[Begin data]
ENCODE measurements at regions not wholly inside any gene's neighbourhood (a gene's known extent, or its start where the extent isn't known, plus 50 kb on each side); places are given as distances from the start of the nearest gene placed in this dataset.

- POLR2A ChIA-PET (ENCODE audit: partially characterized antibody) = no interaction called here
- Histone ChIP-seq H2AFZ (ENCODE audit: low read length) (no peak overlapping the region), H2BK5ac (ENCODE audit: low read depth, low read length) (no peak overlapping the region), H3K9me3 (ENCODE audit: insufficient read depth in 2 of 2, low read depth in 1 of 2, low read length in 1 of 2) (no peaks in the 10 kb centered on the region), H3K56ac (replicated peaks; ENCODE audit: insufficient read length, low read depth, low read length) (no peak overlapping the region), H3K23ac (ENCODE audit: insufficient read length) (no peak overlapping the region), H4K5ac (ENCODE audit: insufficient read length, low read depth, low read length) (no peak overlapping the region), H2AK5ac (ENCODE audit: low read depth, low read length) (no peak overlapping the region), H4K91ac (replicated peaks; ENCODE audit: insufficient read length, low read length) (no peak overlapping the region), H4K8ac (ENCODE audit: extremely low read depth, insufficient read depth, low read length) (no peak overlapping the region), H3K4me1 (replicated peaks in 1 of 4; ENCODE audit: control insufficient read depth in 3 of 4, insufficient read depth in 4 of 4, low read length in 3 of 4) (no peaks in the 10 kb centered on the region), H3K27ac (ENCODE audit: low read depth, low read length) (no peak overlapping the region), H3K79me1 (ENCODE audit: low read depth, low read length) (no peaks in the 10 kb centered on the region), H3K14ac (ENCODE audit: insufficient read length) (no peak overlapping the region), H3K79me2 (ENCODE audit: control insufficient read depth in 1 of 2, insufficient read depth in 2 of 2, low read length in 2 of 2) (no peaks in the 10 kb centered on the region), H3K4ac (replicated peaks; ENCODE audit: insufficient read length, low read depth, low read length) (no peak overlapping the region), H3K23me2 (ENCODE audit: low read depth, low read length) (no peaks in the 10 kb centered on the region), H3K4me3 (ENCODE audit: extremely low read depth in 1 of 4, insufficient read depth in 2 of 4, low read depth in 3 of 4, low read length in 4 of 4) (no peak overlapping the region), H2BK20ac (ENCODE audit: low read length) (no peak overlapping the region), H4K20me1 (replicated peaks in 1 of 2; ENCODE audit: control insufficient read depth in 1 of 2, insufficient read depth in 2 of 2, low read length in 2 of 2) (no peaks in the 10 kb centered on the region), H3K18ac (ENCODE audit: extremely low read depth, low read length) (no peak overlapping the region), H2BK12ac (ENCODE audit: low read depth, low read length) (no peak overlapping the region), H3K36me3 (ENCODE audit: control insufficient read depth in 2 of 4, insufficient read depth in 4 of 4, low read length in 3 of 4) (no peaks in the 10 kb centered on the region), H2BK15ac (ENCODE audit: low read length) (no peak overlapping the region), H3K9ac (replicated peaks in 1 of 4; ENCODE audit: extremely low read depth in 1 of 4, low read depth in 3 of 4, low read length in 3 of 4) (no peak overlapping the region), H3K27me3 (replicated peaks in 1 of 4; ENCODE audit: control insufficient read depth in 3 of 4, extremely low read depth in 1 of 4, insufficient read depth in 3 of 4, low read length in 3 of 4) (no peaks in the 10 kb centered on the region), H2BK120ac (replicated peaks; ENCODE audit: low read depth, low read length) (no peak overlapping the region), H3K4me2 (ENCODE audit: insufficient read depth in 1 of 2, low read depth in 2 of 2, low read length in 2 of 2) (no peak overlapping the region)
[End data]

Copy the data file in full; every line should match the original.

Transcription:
ENCODE measurements at regions not wholly inside any gene's neighbourhood (a gene's known extent, or its start where the extent isn't known, plus 50 kb on each side); places are given as distances from the start of the nearest gene placed in this dataset.

- POLR2A ChIA-PET (ENCODE audit: partially characterized antibody) = no interaction called here
- Histone ChIP-seq H2AFZ (ENCODE audit: low read length) (no peak overlapping the region), H2BK5ac (ENCODE audit: low read depth, low read length) (no peak overlapping the region), H3K9me3 (ENCODE audit: insufficient read depth in 2 of 2, low read depth in 1 of 2, low read length in 1 of 2) (no peaks in the 10 kb centered on the region), H3K56ac (replicated peaks; ENCODE audit: insufficient read length, low read depth, low read length) (no peak overlapping the region), H3K23ac (ENCODE audit: insufficient read length) (no peak overlapping the region), H4K5ac (ENCODE audit: insufficient read length, low read depth, low read length) (no peak overlapping the region), H2AK5ac (ENCODE audit: low read depth, low read length) (no peak overlapping the region), H4K91ac (replicated peaks; ENCODE audit: insufficient read length, low read length) (no peak overlapping the region), H4K8ac (ENCODE audit: extremely low read depth, insufficient read depth, low read length) (no peak overlapping the region), H3K4me1 (replicated peaks in 1 of 4; ENCODE audit: control insufficient read depth in 3 of 4, insufficient read depth in 4 of 4, low read length in 3 of 4) (no peaks in the 10 kb centered on the region), H3K27ac (ENCODE audit: low read depth, low read length) (no peak overlapping the region), H3K79me1 (ENCODE audit: low read depth, low read length) (no peaks in the 10 kb centered on the region), H3K14ac (ENCODE audit: insufficient read length) (no peak overlapping the region), H3K79me2 (ENCODE audit: control insufficient read depth in 1 of 2, insufficient read depth in 2 of 2, low read length in 2 of 2) (no peaks in the 10 kb centered on the region), H3K4ac (replicated peaks; ENCODE audit: insufficient read length, low read depth, low read length) (no peak overlapping the region), H3K23me2 (ENCODE audit: low read depth, low read length) (no peaks in the 10 kb centered on the region), H3K4me3 (ENCODE audit: extremely low read depth in 1 of 4, insufficient read depth in 2 of 4, low read depth in 3 of 4, low read length in 4 of 4) (no peak overlapping the region), H2BK20ac (ENCODE audit: low read length) (no peak overlapping the region), H4K20me1 (replicated peaks in 1 of 2; ENCODE audit: control insufficient read depth in 1 of 2, insufficient read depth in 2 of 2, low read length in 2 of 2) (no peaks in the 10 kb centered on the region), H3K18ac (ENCODE audit: extremely low read depth, low read length) (no peak overlapping the region), H2BK12ac (ENCODE audit: low read depth, low read length) (no peak overlapping the region), H3K36me3 (ENCODE audit: control insufficient read depth in 2 of 4, insufficient read depth in 4 of 4, low read length in 3 of 4) (no peaks in the 10 kb centered on the region), H2BK15ac (ENCODE audit: low read length) (no peak overlapping the region), H3K9ac (replicated peaks in 1 of 4; ENCODE audit: extremely low read depth in 1 of 4, low read depth in 3 of 4, low read length in 3 of 4) (no peak overlapping the region), H3K27me3 (replicated peaks in 1 of 4; ENCODE audit: control insufficient read depth in 3 of 4, extremely low read depth in 1 of 4, insufficient read depth in 3 of 4, low read length in 3 of 4) (no peaks in the 10 kb centered on the region), H2BK120ac (replicated peaks; ENCODE audit: low read depth, low read length) (no peak overlapping the region), H3K4me2 (ENCODE audit: insufficient read depth in 1 of 2, low read depth in 2 of 2, low read length in 2 of 2) (no peak overlapping the region)